Dear Matzav Shmooze,
With all the news being spread on social media (hey, didn’t we all learn our lesson?) of Jews who aren’t heeding to the social distancing recommendations set by the CDC I hope that everyone takes a moment to appreciate the extra strain these restrictions are having on the frumme Yidden and how well we are mostly keeping to them under the circumstances.
For one, Jews have more social obligations in their day than the average person. Jewish men have minyan they attend three times a day, there is mikva, there are the tens of weddings that take place in the Jewish community every week, where in the secular world it is more rare.
Jewish families also have many more kids on average, all of whom are now stuck in the house together bouncing off the walls. Is it a wonder that some men are willing to risk going to minyan to get out of the house? (This is said in jest. Everyone should follow the psak of the Gedolei Yisroel who ruled that no minyanim should be made during these times.)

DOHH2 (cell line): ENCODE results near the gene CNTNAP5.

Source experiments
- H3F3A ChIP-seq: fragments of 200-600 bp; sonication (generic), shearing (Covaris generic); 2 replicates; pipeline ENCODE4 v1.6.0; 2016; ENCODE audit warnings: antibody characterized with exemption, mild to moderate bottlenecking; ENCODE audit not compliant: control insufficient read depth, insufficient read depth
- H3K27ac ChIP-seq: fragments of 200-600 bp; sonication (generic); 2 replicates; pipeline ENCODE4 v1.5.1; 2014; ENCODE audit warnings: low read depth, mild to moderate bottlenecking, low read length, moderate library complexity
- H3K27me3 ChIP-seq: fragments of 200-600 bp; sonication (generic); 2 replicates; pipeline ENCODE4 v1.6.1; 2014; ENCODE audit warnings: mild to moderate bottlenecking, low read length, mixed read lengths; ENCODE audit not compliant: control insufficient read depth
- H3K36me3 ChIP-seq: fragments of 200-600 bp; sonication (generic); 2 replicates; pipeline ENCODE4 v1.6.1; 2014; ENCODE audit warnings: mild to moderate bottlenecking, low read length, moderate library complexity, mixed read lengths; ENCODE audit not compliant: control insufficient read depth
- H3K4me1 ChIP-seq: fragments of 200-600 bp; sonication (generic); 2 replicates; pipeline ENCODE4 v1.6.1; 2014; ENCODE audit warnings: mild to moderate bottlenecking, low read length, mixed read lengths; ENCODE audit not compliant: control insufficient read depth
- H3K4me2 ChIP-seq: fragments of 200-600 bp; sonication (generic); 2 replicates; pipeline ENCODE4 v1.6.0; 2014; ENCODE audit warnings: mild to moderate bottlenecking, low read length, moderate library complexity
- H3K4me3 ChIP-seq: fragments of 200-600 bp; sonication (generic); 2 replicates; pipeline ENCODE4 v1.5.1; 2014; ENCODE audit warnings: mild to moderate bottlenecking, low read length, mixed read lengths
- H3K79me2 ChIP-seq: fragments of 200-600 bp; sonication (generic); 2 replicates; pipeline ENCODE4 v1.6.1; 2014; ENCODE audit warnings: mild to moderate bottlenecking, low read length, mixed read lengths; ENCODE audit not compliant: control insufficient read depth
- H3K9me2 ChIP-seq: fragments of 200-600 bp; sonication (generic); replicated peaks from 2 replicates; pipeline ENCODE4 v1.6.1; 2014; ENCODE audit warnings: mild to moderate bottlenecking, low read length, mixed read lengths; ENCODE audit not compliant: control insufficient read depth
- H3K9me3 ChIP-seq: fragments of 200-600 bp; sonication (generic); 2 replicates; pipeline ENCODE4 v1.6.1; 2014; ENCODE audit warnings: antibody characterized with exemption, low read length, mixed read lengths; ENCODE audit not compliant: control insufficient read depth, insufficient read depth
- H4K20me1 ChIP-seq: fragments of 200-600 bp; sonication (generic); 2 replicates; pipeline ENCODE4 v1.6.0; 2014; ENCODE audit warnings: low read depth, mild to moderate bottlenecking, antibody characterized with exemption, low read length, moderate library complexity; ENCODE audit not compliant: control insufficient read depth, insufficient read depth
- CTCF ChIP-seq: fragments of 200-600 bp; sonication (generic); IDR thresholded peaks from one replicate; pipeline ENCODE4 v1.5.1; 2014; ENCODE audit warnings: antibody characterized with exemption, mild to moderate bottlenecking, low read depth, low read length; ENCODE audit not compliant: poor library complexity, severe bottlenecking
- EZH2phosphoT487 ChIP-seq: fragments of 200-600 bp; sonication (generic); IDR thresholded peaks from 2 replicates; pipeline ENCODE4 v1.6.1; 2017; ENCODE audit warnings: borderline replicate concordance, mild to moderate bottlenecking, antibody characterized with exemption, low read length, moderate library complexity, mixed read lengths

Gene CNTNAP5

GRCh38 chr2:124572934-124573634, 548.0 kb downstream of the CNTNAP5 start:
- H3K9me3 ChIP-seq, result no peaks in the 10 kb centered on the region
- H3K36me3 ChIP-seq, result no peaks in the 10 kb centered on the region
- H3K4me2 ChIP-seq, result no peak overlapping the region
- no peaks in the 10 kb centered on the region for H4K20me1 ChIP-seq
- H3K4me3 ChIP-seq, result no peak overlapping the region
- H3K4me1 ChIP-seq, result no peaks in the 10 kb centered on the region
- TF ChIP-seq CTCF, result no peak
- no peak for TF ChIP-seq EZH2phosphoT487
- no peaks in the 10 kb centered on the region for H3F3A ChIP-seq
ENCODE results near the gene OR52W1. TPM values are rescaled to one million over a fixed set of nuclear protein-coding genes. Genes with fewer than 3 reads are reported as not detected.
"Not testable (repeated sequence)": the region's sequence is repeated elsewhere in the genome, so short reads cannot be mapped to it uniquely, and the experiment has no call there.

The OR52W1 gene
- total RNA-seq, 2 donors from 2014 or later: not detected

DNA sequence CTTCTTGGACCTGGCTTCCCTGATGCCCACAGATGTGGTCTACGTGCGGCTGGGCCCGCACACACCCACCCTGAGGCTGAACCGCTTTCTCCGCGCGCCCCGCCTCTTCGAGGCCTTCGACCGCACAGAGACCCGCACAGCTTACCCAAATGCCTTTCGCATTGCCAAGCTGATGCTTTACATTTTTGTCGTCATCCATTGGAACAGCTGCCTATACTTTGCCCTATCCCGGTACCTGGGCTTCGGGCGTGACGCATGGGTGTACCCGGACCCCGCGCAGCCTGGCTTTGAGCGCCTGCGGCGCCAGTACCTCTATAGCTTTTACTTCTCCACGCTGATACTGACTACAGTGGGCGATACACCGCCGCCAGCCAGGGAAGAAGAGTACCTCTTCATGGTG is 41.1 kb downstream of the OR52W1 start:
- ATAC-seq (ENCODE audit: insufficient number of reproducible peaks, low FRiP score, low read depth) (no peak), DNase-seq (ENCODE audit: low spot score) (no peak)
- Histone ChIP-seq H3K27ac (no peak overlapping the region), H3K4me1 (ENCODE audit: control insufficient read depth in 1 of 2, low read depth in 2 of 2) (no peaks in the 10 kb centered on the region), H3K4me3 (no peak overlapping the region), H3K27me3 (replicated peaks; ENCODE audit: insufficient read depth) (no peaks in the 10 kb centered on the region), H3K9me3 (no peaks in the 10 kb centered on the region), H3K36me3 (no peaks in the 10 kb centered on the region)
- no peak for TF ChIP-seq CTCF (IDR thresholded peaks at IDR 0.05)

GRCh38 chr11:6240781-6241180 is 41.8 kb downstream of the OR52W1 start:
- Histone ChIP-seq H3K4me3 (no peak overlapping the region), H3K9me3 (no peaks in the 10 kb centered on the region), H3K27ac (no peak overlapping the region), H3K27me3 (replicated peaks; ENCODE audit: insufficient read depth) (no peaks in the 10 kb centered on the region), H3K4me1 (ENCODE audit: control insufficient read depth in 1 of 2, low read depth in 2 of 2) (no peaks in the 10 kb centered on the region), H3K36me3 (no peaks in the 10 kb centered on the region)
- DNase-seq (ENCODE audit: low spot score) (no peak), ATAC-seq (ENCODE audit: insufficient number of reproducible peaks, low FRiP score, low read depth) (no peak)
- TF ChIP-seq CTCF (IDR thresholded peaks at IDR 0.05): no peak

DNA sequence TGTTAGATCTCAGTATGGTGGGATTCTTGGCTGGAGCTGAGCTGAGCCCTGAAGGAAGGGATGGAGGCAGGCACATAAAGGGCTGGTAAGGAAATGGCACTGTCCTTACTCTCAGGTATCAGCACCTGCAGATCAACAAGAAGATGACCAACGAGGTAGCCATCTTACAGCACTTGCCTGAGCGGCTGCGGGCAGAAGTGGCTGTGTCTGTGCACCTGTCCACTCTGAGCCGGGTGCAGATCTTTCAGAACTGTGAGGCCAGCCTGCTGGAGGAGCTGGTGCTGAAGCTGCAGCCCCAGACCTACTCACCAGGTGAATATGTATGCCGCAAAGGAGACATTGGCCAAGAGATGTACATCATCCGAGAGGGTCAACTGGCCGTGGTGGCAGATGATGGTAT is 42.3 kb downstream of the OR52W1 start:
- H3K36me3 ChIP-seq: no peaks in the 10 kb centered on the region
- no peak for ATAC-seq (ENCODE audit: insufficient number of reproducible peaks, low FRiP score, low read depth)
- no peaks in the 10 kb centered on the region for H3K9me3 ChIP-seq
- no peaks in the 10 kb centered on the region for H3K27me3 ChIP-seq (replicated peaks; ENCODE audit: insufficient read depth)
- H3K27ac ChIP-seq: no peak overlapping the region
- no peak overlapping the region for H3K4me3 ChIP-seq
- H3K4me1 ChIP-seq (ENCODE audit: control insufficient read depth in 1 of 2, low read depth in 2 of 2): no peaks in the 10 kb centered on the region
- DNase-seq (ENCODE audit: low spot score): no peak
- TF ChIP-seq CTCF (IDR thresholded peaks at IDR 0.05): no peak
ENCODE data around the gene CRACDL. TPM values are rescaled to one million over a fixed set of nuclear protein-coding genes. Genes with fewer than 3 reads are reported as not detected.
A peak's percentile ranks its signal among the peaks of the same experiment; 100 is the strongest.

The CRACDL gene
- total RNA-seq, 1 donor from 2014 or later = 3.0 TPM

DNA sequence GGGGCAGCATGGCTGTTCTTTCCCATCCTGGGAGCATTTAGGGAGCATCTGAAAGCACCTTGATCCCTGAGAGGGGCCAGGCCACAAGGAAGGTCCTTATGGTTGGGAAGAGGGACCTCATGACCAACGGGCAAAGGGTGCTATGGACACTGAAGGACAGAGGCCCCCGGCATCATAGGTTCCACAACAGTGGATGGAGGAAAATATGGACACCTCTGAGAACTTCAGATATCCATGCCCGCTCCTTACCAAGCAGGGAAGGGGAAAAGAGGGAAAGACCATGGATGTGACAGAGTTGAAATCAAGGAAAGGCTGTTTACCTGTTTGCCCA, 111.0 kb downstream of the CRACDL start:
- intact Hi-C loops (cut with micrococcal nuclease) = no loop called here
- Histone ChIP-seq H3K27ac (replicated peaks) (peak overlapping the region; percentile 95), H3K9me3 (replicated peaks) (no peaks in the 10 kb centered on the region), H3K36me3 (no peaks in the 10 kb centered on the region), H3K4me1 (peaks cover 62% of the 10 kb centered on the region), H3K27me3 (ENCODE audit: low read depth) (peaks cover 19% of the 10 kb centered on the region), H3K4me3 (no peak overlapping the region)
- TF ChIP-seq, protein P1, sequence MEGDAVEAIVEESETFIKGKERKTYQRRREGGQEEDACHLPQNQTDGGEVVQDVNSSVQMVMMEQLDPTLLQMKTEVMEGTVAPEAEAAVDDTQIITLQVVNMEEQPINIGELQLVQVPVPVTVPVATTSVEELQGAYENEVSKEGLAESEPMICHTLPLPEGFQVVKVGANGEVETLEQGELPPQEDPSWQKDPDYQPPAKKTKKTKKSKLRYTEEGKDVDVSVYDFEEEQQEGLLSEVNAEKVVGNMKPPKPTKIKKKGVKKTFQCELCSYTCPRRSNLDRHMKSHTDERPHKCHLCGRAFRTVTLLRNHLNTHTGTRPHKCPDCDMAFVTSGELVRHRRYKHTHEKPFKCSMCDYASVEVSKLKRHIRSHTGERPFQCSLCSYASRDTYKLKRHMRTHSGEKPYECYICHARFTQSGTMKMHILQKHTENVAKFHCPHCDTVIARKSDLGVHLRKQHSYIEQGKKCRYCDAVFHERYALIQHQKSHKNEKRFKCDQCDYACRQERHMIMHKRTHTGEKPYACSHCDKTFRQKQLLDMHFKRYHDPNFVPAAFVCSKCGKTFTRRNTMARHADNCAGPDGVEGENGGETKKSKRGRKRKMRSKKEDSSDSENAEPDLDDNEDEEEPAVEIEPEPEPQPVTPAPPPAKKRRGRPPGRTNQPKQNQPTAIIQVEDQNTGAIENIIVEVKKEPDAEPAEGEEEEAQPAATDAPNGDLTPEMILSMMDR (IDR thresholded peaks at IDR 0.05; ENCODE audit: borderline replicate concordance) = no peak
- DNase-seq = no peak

On top of all this, Jews around the globe are preparing to usher in the most stressful Yom Tov of the year – Pesach. We are expected to turn over our kitchens with young kids running around spreading crumbs everywhere, to make a dozen grocery trips while maintaining a safe six foot distance between your fellow shoppers and struggling with the anxiety when we aren’t successful because grocery stores are still crowded. This is also the year that many families are making Pesach for the very first time, whether it’s because a family member is under quarantine, or because you are being extra cautious with the health of elderly parents or even simply because your regular Pesach hotel gt cancelled.
With all that, Yidden worldwide are stepping up to plate, balancing the million new things to do while staying indoors and davening beyechidus. Many are going above and beyond, adding extra tefillos to their day, taking on incredible kabbolas and engaging in teshuva, tefilla and tzeddaka to storm shomayim to stop this magefah.
So before we look around to see which Jews are doing the wrong thing, let’s take a minute to appreciate how many of us are doing the right thing, day in and day out. Yes, it is frustrating to see people flouting rules intended for everyone’s benefit and we should express those feelings to the violators. But let us also feel a sense of pride in how Jews are doing their part to stem this plague.
Proud of Klal Yisrael